Ralph Emerson McGill Jr. didn’t pen the famous Blackgama campaign at left, but it’s the kind of smart word play he loved. He could write a line like that in about five seconds, although he wouldn’t get around to doing it until several hours or days past his deadline and only after continued hounding by account executives and traffic people. When Ralph died on June 1, he left the Atlanta advertising community bereft of one of its most legendary figures.
Ralph was a legend for many reasons, but what I admired most was his ability to thrive professionally without working very hard. His old friend Dianna Edwards was quoted in the Atlanta Journal-Constitution saying, “There are people who work hard at their talent and there are people who are born gifted. Ralph was one of (the latter).”
Ralph was a fantastic role model for not making things more difficult than they needed to be. When I worked for him back in the early ’90s, his office would usually be filled with a handful of people sprawled on the couch and armchairs while he held court from his round table. There would be a lot of laughing and telling of stories. By the end of the day, the concepts would be ready, the headlines good to go, the copy complete. But it never seemed much of a struggle.
If you wanted someone to sweat over his work, it wasn’t Ralph. I remember him telling me once about a hotel client who wanted the agency to consider alternative copy for their paper toilet strip that ordinarily read “Sanitized for your protection.” The AE came to brief Ralph on the job and asked, “Can you come up with something better?” Ralph thought about it for a couple of minutes, said, “Nope,” and crossed that job off his list.
Ralph was famous for his habit of disappearing. If he said, “I’m gonna go get a Coke,” you could assume he wouldn’t be back for hours. Years ago, the story goes, he actually worked full-time for two agencies at once. He was offered a job at McDonald & Little and started work there before he got around to quitting his job at Burton-Campbell. (Some versions of the story have him employed at Cole Henderson Drake and accepting a job at Burton-Campbell.) Either way, both agencies were conveniently located in the same building, so he’d go into one agency in the morning, hang his jacket on the back of his chair, and then run for the elevator to make an appearance at the other agency. He’d do a little work, leave a half-empty coffee cup on his desk and head back up to the first agency to take care of business there. Knowing Ralph’s ability to whip out a headline at a moment’s notice, it’s not hard to believe that this ruse succeeded for several weeks.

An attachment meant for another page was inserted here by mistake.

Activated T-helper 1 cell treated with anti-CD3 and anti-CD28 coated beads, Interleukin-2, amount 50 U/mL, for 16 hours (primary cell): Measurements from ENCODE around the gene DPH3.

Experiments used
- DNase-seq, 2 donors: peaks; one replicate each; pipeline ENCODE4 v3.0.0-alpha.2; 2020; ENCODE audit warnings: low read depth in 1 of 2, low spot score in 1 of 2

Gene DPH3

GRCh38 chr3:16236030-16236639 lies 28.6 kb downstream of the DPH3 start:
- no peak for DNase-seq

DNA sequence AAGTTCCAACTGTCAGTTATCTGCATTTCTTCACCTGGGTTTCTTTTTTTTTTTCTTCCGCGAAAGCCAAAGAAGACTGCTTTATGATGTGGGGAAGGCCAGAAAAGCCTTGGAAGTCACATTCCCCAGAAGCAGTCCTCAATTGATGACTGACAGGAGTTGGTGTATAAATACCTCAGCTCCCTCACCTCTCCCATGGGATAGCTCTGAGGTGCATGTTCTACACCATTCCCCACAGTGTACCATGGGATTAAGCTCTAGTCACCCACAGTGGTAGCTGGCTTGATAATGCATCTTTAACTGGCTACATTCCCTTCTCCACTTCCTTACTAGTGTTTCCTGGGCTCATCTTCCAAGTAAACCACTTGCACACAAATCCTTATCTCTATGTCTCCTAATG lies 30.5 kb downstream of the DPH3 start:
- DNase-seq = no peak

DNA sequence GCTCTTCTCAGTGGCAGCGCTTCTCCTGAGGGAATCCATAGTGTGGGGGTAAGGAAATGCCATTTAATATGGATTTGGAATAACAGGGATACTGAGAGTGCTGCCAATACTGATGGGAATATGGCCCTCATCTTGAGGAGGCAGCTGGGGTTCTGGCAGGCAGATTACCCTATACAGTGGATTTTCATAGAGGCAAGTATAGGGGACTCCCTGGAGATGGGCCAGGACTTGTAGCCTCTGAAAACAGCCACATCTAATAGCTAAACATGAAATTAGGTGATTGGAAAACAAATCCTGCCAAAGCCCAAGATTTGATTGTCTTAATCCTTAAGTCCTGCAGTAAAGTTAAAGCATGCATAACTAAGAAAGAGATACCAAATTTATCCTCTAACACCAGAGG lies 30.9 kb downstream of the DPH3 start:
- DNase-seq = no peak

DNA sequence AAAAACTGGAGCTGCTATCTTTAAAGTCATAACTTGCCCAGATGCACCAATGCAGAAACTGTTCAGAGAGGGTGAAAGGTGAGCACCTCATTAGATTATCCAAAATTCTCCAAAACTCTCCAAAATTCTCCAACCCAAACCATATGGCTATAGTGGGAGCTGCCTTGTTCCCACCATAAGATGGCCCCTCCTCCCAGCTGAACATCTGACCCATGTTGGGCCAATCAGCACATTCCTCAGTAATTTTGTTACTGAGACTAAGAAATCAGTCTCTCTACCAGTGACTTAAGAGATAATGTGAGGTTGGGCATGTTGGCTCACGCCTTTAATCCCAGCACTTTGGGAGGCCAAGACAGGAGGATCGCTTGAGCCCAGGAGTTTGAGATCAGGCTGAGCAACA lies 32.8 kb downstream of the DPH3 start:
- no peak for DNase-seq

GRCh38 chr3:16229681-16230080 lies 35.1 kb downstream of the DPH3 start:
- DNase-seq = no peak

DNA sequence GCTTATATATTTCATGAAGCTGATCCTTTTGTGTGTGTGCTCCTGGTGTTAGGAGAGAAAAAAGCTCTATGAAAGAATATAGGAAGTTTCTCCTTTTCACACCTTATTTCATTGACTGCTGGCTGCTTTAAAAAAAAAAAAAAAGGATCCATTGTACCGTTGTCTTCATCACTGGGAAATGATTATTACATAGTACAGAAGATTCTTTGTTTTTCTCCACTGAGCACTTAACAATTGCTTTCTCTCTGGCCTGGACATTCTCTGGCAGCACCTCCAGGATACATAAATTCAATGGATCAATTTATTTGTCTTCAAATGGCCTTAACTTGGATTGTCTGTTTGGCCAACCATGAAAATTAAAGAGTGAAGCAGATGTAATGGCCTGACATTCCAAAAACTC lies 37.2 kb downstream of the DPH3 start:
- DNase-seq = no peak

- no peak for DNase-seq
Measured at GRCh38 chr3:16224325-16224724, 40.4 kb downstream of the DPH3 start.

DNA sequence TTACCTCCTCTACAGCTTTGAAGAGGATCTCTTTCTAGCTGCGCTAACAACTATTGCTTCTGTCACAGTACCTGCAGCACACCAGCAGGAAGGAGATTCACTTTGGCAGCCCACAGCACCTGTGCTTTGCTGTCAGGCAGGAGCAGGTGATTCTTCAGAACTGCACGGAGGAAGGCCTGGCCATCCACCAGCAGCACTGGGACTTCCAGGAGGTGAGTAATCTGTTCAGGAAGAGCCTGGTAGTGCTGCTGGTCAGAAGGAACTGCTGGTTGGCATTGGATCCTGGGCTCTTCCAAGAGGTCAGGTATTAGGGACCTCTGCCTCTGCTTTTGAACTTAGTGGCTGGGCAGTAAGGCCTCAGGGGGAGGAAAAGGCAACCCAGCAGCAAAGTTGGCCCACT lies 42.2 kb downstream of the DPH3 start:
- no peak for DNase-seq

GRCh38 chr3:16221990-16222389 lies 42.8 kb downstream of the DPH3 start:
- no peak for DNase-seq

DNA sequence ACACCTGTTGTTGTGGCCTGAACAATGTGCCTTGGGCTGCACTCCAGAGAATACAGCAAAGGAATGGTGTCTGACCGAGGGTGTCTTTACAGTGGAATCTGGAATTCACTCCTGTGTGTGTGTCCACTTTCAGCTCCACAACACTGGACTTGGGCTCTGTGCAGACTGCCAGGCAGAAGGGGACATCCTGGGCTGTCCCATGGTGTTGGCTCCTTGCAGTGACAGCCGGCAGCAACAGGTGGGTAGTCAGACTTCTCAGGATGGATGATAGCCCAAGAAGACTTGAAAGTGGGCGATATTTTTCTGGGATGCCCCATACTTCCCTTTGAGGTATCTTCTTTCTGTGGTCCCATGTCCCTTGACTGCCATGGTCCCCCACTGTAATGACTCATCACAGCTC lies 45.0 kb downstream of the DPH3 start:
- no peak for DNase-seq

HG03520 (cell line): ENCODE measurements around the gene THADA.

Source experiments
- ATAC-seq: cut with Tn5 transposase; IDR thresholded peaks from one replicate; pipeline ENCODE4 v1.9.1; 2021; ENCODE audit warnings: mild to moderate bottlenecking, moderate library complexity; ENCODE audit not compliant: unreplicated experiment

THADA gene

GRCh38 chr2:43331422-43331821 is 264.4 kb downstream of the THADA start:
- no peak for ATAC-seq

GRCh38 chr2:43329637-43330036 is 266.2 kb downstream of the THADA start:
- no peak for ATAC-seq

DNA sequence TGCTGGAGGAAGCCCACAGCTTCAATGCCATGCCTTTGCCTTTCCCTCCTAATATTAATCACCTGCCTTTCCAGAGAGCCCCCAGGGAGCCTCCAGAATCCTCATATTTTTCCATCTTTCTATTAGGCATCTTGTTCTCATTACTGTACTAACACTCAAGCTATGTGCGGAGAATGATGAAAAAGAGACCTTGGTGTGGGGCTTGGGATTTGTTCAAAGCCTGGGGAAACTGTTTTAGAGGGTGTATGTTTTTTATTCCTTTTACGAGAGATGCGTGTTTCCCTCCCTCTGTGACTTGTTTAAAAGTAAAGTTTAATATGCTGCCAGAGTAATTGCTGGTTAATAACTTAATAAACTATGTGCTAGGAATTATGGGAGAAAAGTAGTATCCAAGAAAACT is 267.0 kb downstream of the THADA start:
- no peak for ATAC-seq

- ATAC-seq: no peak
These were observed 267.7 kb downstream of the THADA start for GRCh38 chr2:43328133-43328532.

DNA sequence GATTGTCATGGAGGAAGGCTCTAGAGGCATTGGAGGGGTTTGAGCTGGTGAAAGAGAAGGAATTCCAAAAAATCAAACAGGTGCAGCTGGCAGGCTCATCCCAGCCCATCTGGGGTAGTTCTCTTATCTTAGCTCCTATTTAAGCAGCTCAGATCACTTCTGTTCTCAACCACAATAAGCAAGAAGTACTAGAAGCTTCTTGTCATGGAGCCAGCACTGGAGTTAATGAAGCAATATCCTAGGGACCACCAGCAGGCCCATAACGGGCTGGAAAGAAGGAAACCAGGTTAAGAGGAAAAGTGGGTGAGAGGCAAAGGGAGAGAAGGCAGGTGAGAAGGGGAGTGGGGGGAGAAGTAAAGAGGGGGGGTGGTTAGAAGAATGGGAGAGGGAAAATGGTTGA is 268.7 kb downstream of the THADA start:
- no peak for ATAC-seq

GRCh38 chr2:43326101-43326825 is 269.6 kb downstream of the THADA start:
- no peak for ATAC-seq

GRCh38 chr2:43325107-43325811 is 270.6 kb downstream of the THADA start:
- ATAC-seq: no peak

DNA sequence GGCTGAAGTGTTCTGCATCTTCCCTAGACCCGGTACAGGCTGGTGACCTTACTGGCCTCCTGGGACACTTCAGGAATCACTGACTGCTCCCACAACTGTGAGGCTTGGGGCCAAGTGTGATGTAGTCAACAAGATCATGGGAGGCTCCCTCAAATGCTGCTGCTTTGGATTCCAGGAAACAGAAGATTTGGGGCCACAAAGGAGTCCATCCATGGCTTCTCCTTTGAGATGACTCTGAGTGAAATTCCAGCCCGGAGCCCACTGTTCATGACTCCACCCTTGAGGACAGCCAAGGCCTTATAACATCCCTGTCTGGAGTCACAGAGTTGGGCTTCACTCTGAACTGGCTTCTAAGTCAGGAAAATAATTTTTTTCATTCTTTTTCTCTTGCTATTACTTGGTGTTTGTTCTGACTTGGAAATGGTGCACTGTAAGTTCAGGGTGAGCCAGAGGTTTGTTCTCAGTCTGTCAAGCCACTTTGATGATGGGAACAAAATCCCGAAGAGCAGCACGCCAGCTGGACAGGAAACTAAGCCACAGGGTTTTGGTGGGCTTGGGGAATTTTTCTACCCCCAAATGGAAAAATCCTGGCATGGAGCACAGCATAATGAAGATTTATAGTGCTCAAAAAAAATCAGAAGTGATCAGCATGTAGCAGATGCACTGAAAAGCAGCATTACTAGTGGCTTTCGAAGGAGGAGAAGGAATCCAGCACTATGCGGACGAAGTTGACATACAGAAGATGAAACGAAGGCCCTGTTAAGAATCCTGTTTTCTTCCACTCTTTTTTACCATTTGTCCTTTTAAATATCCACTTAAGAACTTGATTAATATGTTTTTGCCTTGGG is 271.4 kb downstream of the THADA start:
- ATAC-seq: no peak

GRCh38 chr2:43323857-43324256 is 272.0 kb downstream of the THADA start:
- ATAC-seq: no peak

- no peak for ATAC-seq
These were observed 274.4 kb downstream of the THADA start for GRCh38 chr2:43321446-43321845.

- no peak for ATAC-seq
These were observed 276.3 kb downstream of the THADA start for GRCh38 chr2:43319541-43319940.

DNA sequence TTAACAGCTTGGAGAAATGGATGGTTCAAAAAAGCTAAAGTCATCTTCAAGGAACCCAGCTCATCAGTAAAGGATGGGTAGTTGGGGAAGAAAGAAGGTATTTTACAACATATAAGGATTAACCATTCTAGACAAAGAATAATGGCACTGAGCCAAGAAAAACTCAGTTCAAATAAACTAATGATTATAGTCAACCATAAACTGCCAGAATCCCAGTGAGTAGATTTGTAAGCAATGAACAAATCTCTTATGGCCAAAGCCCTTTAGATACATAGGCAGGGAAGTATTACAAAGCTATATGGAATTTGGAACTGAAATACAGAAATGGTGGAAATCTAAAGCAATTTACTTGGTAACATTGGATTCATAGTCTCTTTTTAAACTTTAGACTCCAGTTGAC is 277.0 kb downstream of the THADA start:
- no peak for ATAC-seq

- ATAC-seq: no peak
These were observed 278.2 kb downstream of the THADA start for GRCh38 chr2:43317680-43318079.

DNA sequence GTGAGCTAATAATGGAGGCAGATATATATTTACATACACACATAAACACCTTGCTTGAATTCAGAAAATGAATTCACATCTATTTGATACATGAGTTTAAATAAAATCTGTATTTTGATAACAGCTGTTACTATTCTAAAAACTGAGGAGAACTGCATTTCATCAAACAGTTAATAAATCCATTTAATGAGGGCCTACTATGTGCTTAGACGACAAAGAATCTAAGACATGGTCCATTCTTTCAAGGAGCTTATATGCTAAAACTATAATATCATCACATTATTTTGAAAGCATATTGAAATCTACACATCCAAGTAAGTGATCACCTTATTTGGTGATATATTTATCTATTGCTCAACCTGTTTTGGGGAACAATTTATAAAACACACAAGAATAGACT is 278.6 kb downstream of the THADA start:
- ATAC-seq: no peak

When I worked for him, he’d sneak home for naps. He’d return a few hours later, rested and refreshed, while the rest of us were still toiling away through the afternoon slump. He’d stroll down the hallway of the creative department, hollering about how it was so quiet, it was “about as much fun as a Christian Science Reading Room in here.” One afternoon I noticed that he came back to work wearing a loafer on one foot and a Bass Weejun on the other. Apparently he’d just stepped out of bed into the first two shoes available and hadn’t realized they were from different pairs.
In the beginning, I had Ralph confused with his Pulitzer-Prize-winning father. I tiptoed into his office my first or second day working at Austin Kelley to ask his opinion on some finer point of grammar or phrasing. He looked up from his Playboy, scratched his head and said, “Elizabeth, it don’t matter none.” When people used to ask him if Atlanta’s Ralph McGill Boulevard was named for him, he’d say, “Nope, my father is the boulevard. I’m the alley out back.”
When you brush up against a legend, you can’t help but take away a few lessons. This is what I learned from Ralph:
• A good idea comes in a nanosecond
• Getting it done is sometimes more important than getting it perfect
• Sometimes it doesn’t need doing at all
• Working can look a lot like sitting around talking
• Being good at what you do doesn’t have to be hard